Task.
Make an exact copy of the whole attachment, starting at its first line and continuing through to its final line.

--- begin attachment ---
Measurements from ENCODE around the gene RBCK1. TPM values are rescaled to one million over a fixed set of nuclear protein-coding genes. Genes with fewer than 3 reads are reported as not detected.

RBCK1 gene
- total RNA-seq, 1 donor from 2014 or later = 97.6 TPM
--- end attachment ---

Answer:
Measurements from ENCODE around the gene RBCK1. TPM values are rescaled to one million over a fixed set of nuclear protein-coding genes. Genes with fewer than 3 reads are reported as not detected.

RBCK1 gene
- total RNA-seq, 1 donor from 2014 or later = 97.6 TPM